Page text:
While a condenser element combined with a dynamic may have offered even greater tonal variety (and most likely an extended frequency response, especially in the high frequency range - which to be fair is generally just fine for electric guitar amps), the ruggedness of dual-dynamic capsules and the ability for the mic to run sans phantom power are big advantages in live situations, and to be fair there's still considerable tonal variation between the two capsules to explore, even in the studio. Best of all, you need only a single mic preamp / board channel / DAW track; youll obtain the sonic variety benefits of a multi-mic type setup with minimal gear and minimal hassle, which makes the MXL DX-2 a very worthy mic to try on your guitar speaker cabinets.  -HC-

 

Do you have questions or comments about this review or want to discuss the MXL DX-2 microphone? Then be sure to check out this thread in the Studio Trenches Forum right here on Harmony Central!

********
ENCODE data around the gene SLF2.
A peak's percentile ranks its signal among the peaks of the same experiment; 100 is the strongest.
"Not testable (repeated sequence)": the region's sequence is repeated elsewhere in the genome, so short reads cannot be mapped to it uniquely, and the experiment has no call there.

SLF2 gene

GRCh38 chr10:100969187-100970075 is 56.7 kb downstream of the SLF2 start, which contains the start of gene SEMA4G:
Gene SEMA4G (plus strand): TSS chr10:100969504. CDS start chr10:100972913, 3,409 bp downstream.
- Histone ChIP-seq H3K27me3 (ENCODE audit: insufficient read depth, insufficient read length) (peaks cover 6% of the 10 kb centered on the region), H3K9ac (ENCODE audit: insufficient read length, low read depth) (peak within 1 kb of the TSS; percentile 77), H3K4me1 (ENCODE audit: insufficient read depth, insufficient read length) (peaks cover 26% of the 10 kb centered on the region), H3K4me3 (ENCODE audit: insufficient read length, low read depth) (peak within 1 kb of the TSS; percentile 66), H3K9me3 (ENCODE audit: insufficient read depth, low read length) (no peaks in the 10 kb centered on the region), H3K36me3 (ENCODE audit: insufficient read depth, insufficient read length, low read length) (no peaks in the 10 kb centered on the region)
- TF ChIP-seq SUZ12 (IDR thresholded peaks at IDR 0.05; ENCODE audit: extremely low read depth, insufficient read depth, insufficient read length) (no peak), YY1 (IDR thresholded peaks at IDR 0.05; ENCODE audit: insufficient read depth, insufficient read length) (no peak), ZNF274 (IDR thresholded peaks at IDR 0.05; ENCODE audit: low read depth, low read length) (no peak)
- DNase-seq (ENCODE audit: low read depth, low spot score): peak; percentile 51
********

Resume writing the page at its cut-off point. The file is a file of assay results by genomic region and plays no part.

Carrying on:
Resources

MXL DX-2 Dual Capsule Dynamic Microphone ($149.95 "street")

MXL's product web page    

You can purchase the MXL DX-2 Dual Capsule Dynamic Microphone from:

Guitar Center    

B&H Photo Video  

Musician's Friend    












__________________________________________________

 




Phil O'Keefe is a multi-instrumentalist, recording engineer / producer and the Senior Editor of Harmony Central. He has engineered, produced and performed on countless recording sessions in a diverse range of styles, with artists such as Alien Ant Farm, Jules Day, Voodoo Glow Skulls, John McGill, Michael Knott and Alexa's Wish. He is a former featured monthly columnist for EQ magazine, and his articles and product reviews have also appeared in Keyboard, Electronic Musician and Guitar Player magazines.